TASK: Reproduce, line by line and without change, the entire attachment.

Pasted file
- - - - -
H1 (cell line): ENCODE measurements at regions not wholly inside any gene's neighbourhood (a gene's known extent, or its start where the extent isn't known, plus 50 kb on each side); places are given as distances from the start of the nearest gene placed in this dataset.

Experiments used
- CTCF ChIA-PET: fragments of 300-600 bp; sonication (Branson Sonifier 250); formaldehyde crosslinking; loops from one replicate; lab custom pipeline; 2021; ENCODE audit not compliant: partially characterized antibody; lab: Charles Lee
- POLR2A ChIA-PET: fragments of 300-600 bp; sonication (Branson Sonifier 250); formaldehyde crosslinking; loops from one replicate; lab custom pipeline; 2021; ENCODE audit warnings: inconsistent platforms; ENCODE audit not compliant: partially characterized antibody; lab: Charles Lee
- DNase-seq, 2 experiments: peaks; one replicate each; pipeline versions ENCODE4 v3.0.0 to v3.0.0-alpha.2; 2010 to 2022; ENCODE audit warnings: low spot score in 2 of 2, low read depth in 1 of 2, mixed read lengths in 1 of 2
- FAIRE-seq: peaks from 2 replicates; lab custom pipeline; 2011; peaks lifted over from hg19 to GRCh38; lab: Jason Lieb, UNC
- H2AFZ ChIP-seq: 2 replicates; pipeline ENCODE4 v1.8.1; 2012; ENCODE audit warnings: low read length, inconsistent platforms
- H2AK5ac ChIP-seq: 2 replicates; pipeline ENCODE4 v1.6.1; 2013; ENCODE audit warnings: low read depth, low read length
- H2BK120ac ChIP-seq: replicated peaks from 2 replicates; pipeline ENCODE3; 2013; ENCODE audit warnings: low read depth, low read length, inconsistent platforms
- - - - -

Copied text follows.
H1 (cell line): ENCODE measurements at regions not wholly inside any gene's neighbourhood (a gene's known extent, or its start where the extent isn't known, plus 50 kb on each side); places are given as distances from the start of the nearest gene placed in this dataset.

Experiments used
- CTCF ChIA-PET: fragments of 300-600 bp; sonication (Branson Sonifier 250); formaldehyde crosslinking; loops from one replicate; lab custom pipeline; 2021; ENCODE audit not compliant: partially characterized antibody; lab: Charles Lee
- POLR2A ChIA-PET: fragments of 300-600 bp; sonication (Branson Sonifier 250); formaldehyde crosslinking; loops from one replicate; lab custom pipeline; 2021; ENCODE audit warnings: inconsistent platforms; ENCODE audit not compliant: partially characterized antibody; lab: Charles Lee
- DNase-seq, 2 experiments: peaks; one replicate each; pipeline versions ENCODE4 v3.0.0 to v3.0.0-alpha.2; 2010 to 2022; ENCODE audit warnings: low spot score in 2 of 2, low read depth in 1 of 2, mixed read lengths in 1 of 2
- FAIRE-seq: peaks from 2 replicates; lab custom pipeline; 2011; peaks lifted over from hg19 to GRCh38; lab: Jason Lieb, UNC
- H2AFZ ChIP-seq: 2 replicates; pipeline ENCODE4 v1.8.1; 2012; ENCODE audit warnings: low read length, inconsistent platforms
- H2AK5ac ChIP-seq: 2 replicates; pipeline ENCODE4 v1.6.1; 2013; ENCODE audit warnings: low read depth, low read length
- H2BK120ac ChIP-seq: replicated peaks from 2 replicates; pipeline ENCODE3; 2013; ENCODE audit warnings: low read depth, low read length, inconsistent platforms